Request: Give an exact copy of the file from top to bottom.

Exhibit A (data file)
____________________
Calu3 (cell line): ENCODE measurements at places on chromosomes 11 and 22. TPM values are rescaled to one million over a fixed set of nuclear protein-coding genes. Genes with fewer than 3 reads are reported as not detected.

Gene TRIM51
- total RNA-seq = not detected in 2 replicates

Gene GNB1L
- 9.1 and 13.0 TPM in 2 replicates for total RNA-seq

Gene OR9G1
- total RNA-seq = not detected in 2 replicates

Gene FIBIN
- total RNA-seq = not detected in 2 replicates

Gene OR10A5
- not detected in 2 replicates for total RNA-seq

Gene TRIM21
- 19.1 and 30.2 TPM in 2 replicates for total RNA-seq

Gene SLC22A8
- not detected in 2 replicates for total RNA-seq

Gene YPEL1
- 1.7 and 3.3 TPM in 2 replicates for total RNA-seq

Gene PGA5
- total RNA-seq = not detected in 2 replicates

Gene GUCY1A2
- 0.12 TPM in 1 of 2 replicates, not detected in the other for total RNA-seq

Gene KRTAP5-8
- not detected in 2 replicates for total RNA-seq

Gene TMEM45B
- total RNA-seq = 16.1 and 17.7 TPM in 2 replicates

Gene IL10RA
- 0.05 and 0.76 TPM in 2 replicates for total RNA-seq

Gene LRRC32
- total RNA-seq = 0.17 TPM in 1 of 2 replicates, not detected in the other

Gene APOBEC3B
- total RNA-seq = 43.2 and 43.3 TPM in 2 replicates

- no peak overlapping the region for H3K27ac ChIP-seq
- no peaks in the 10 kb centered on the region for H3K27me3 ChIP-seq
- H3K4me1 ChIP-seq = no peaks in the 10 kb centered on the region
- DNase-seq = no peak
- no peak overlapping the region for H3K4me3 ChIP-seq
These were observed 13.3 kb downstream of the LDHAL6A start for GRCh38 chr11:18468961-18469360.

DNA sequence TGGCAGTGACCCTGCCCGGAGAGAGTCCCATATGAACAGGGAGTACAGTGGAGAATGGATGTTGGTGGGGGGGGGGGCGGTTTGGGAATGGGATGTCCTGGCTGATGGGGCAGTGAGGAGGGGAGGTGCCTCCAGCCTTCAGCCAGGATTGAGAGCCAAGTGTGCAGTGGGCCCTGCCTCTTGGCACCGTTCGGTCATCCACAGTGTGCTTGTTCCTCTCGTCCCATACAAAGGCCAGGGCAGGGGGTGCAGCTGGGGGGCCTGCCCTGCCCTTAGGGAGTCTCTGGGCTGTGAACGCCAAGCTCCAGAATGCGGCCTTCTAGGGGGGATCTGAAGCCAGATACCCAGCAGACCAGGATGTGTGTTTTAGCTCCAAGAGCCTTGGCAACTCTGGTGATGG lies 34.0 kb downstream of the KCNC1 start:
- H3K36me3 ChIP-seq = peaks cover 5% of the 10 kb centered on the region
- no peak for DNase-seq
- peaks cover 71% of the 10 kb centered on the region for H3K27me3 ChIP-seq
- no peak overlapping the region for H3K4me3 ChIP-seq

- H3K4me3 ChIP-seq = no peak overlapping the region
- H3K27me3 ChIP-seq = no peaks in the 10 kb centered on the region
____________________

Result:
Calu3 (cell line): ENCODE measurements at places on chromosomes 11 and 22. TPM values are rescaled to one million over a fixed set of nuclear protein-coding genes. Genes with fewer than 3 reads are reported as not detected.

Gene TRIM51
- total RNA-seq = not detected in 2 replicates

Gene GNB1L
- 9.1 and 13.0 TPM in 2 replicates for total RNA-seq

Gene OR9G1
- total RNA-seq = not detected in 2 replicates

Gene FIBIN
- total RNA-seq = not detected in 2 replicates

Gene OR10A5
- not detected in 2 replicates for total RNA-seq

Gene TRIM21
- 19.1 and 30.2 TPM in 2 replicates for total RNA-seq

Gene SLC22A8
- not detected in 2 replicates for total RNA-seq

Gene YPEL1
- 1.7 and 3.3 TPM in 2 replicates for total RNA-seq

Gene PGA5
- total RNA-seq = not detected in 2 replicates

Gene GUCY1A2
- 0.12 TPM in 1 of 2 replicates, not detected in the other for total RNA-seq

Gene KRTAP5-8
- not detected in 2 replicates for total RNA-seq

Gene TMEM45B
- total RNA-seq = 16.1 and 17.7 TPM in 2 replicates

Gene IL10RA
- 0.05 and 0.76 TPM in 2 replicates for total RNA-seq

Gene LRRC32
- total RNA-seq = 0.17 TPM in 1 of 2 replicates, not detected in the other

Gene APOBEC3B
- total RNA-seq = 43.2 and 43.3 TPM in 2 replicates

- no peak overlapping the region for H3K27ac ChIP-seq
- no peaks in the 10 kb centered on the region for H3K27me3 ChIP-seq
- H3K4me1 ChIP-seq = no peaks in the 10 kb centered on the region
- DNase-seq = no peak
- no peak overlapping the region for H3K4me3 ChIP-seq
These were observed 13.3 kb downstream of the LDHAL6A start for GRCh38 chr11:18468961-18469360.

DNA sequence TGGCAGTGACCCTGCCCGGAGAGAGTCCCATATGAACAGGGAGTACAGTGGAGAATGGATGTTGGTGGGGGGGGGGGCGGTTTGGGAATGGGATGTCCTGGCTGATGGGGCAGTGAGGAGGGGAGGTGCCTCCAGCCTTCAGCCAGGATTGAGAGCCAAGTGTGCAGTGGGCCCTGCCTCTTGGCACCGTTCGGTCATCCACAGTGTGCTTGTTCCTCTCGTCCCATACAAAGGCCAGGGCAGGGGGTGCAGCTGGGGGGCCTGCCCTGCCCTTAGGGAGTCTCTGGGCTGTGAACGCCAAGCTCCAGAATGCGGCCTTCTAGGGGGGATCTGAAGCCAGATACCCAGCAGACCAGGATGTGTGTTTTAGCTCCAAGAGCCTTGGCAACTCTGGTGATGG lies 34.0 kb downstream of the KCNC1 start:
- H3K36me3 ChIP-seq = peaks cover 5% of the 10 kb centered on the region
- no peak for DNase-seq
- peaks cover 71% of the 10 kb centered on the region for H3K27me3 ChIP-seq
- no peak overlapping the region for H3K4me3 ChIP-seq

- H3K4me3 ChIP-seq = no peak overlapping the region
- H3K27me3 ChIP-seq = no peaks in the 10 kb centered on the region